Variable Impacts of New Credentials for the Older Worker

By Workcred – Published March 2021 in WorkcredSubscribe to the WFMonitor eNewsletter

Workcred and the George Washington Institute of Public Policy (GWIPP) conducted an analysis of Participant Individual Record Layout (PIRL) data “to examine the impact of new credentials on reemployment for older workers.” PIRL data and definitions are the result of a joint project of the U.S. Departments of Labor and Education in conjunction with the Workforce Innovation and Opportunity Act (WIOA).

Older adults are categorized for this analysis as age 50+, average age of 57.7. Other averages are 46.1% women, 86.9% with a high school diploma or equivalent, 20.3 % with a bachelors, 11.2% veterans, and  $8,340 income over two quarters. 

Seventy-three percent of older adults who were enrolled in WIOA-funded training (69,311) use their funding to earn an industry-recognized certificate or nondegree certification, while 12.7% pursue an occupational license. The top six fields of study are motor vehicle operators (15.9%), computer occupations (11.4%), health technologists and technicians (5.7%), operations specialties managers (4.8%), secretaries and administrative assistants (4.3%), and home health aids and nursing assistants (4.1%). 18.6% comprise the “other” category.

Reemployment Outcomes
Previously employed workers in the fields of installation, maintenance and repair, health care support, and operations specialties management see their odds improve before reemployment after training. Veterans who receive training are 15.4% more likely to be reemployed than veterans who do not receive training. 

Earnings
Most older adults who complete training earn less than what they earned before being displaced. However, health care diagnosticians, treating practitioners (e.g., registered nurses), home health aides, along with motor vehicle operators, earn more than before being displaced. 

In general, those who complete training in fields in which they were previously employed earn more than those who complete training in a different field than previously employed.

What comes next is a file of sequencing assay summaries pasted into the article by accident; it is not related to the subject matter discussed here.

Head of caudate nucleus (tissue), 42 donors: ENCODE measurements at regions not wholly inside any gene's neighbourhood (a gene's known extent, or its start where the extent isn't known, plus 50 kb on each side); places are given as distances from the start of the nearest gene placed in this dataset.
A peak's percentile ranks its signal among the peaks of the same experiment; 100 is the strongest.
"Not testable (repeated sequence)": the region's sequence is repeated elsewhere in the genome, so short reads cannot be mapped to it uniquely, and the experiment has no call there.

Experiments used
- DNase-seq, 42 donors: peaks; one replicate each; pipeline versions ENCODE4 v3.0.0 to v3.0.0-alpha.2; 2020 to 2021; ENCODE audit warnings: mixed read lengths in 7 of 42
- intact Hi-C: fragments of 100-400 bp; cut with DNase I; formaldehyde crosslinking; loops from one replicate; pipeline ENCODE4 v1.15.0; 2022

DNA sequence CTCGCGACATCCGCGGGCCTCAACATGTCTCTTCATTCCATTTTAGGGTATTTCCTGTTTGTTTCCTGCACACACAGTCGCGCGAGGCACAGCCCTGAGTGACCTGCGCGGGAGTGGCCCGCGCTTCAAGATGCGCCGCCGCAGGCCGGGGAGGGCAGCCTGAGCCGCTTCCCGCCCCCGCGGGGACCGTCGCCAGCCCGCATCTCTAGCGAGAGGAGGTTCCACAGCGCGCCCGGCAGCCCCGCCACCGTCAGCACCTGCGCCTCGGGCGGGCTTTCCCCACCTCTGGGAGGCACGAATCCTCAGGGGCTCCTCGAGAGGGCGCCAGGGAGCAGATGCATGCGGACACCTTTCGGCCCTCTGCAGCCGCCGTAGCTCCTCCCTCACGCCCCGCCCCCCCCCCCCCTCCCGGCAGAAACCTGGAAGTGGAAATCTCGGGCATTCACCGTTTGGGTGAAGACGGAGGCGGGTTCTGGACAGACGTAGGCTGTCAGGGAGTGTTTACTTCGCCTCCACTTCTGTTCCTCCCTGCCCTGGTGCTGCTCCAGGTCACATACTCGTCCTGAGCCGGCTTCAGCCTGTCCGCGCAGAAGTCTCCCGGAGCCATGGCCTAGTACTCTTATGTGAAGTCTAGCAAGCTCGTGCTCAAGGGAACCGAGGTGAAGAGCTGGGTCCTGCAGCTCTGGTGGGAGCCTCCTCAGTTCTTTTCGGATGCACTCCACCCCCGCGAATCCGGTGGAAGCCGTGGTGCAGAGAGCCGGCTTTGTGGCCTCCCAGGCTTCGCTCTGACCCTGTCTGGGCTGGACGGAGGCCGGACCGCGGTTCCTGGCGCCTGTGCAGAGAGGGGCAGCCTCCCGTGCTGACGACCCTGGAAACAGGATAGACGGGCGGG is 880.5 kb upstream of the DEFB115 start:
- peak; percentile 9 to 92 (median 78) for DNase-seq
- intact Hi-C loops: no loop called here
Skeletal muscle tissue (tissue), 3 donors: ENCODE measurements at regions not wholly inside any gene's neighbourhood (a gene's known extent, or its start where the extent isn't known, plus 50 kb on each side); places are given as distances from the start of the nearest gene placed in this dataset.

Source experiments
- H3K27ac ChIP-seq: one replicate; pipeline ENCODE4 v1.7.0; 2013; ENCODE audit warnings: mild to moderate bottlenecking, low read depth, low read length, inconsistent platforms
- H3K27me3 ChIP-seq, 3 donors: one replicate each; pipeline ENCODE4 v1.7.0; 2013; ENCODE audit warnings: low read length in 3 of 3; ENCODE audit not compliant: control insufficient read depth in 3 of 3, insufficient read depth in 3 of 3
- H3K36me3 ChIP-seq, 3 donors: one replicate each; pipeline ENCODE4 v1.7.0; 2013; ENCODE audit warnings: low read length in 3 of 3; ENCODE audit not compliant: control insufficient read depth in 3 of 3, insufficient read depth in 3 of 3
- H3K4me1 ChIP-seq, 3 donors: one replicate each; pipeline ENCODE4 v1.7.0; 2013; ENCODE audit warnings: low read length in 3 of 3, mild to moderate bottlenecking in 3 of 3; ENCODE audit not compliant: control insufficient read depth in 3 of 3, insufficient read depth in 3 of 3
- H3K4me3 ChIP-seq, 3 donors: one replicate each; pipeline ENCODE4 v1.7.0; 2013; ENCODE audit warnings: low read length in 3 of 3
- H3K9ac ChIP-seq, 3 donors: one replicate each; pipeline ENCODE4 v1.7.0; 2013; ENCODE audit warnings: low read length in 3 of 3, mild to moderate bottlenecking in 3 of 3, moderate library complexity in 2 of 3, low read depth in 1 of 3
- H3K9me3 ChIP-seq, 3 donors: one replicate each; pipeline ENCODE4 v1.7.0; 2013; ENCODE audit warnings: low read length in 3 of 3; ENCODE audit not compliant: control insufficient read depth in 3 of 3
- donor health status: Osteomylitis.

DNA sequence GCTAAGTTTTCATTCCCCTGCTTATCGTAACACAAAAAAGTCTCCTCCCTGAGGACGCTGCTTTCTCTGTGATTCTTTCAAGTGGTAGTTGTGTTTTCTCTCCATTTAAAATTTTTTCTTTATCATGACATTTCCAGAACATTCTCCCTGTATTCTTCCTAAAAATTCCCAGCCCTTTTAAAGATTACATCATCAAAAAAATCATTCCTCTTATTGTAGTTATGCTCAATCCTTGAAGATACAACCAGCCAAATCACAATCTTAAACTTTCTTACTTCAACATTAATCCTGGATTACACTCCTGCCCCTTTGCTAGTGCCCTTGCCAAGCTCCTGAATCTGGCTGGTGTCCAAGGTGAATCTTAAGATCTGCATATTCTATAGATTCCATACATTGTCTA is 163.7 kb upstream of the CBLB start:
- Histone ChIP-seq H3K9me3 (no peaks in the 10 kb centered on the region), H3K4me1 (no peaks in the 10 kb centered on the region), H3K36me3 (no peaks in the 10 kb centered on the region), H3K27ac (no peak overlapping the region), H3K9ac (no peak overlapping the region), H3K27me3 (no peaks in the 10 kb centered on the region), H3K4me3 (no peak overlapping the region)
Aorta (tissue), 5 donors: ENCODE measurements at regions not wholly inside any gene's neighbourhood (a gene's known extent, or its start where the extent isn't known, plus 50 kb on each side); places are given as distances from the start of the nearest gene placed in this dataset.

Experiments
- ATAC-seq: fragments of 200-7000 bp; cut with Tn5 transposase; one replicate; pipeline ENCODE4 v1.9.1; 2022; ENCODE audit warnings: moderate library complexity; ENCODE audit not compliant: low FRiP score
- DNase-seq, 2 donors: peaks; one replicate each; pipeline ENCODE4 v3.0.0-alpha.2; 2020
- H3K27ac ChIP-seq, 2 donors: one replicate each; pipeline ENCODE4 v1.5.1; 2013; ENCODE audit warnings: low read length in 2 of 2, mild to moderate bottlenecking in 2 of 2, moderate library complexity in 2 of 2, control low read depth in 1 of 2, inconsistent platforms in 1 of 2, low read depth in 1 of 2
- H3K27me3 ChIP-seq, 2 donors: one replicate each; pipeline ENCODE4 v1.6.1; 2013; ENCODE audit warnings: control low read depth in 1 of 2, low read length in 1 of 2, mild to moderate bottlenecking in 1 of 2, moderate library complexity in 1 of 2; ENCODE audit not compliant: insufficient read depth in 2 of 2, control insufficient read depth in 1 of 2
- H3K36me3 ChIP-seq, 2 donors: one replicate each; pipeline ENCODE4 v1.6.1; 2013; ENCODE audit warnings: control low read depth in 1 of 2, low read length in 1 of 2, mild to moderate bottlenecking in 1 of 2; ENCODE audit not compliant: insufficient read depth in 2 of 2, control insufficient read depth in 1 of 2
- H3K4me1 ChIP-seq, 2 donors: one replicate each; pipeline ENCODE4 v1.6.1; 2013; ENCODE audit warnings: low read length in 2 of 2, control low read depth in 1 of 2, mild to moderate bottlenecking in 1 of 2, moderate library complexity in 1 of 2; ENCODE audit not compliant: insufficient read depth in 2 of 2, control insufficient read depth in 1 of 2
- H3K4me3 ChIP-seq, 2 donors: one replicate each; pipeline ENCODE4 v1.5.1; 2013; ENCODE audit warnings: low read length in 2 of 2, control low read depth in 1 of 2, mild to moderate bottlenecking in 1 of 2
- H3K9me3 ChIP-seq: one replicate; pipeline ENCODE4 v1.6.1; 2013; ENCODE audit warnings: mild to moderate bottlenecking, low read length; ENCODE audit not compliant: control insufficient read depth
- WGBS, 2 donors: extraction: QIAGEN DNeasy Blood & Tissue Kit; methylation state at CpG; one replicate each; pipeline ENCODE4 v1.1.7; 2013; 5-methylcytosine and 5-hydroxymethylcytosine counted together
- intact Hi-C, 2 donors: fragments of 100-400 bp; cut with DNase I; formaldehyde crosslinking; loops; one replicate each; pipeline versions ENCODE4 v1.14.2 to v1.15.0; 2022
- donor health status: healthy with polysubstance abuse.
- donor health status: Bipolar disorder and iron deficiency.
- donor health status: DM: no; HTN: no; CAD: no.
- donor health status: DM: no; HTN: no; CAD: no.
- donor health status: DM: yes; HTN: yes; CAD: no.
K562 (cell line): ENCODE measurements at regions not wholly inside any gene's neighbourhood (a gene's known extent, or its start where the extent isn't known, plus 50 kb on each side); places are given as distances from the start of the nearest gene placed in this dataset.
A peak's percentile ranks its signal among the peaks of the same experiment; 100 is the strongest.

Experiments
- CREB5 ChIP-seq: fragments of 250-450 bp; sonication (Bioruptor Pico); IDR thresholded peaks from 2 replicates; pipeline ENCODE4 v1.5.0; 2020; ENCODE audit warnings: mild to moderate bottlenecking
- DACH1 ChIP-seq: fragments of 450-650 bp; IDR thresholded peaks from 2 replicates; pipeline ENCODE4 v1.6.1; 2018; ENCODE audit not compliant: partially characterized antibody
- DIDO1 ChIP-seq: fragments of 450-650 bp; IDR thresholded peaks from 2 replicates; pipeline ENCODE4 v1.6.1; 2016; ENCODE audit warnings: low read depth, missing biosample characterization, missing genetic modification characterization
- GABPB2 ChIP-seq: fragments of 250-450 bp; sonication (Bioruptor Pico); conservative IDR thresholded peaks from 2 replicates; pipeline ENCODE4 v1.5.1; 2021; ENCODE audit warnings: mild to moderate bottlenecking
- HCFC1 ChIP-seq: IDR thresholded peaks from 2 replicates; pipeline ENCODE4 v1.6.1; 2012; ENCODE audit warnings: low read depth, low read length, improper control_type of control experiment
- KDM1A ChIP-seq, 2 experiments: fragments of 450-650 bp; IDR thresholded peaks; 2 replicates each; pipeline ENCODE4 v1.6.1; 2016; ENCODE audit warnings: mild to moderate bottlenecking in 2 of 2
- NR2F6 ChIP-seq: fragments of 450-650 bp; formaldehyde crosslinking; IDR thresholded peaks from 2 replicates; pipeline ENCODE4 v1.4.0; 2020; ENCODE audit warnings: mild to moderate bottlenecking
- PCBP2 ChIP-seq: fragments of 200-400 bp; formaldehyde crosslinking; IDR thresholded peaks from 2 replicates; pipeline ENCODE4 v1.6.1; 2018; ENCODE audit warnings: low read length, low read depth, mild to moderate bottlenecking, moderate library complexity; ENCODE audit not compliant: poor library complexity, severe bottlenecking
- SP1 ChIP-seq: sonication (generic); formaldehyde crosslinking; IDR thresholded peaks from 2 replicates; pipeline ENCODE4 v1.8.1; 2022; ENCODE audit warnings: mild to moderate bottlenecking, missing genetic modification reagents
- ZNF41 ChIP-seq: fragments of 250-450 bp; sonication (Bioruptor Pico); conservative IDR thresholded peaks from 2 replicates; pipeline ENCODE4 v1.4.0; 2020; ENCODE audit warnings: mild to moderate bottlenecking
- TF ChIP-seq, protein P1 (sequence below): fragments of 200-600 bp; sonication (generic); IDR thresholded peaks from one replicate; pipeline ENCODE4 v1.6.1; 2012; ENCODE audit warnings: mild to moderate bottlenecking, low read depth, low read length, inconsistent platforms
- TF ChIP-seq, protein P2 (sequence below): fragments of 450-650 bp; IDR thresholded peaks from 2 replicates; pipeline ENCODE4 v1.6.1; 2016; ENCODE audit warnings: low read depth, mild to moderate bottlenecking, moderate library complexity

Men who complete training generally earn more than women, except for women with bachelor’s degrees who average about $720 more than men per quarter. 

Interstate Variability and Completion Rates
“In most states, the percentage of older workers participating in WIOA programs who applied for and received training grants was less than five percent, and for nearly half the country – 24 states – the percentage was less than two percent.”

Regarding completion rates, older adults are more likely to complete training than younger workers (under 49 years of age). Overall, older adult health technologists, information and record clerks, health care diagnosticians, and treating practitioners (e.g., registered nurses) are less likely to complete training. 

Recommendations Derived from Analysis
More research is needed – More research on older adults earning credentials will need to address several factors, including credential value, labor market data, longevity issues, career shifting, and the breadth of interstate differences of older workers who participate in WIOA-funded training.

Stakeholders need to share data and support federal data efforts – Currently the National Student Clearinghouse is “working to link outcomes data on academic and industry credentials – such as credentials issued by the American Welding Society, NIMS [National Incident Management System], and the Manufacturing Skills Standards Council – for the first time.” Lumina is funding this work and will provide insights related to the education-workforce continuum. The overall world of many different credentialing bodies can contribute to a more comprehensive view about older adults earning credentials, resulting in a better understanding of credential-earning outcomes as they relate to older adults. Moreover, in addition to PIRL, other federal data collection processes and programs can “provide researchers, policy makers and the broader education and workforce community with rich variables for analysis.”   

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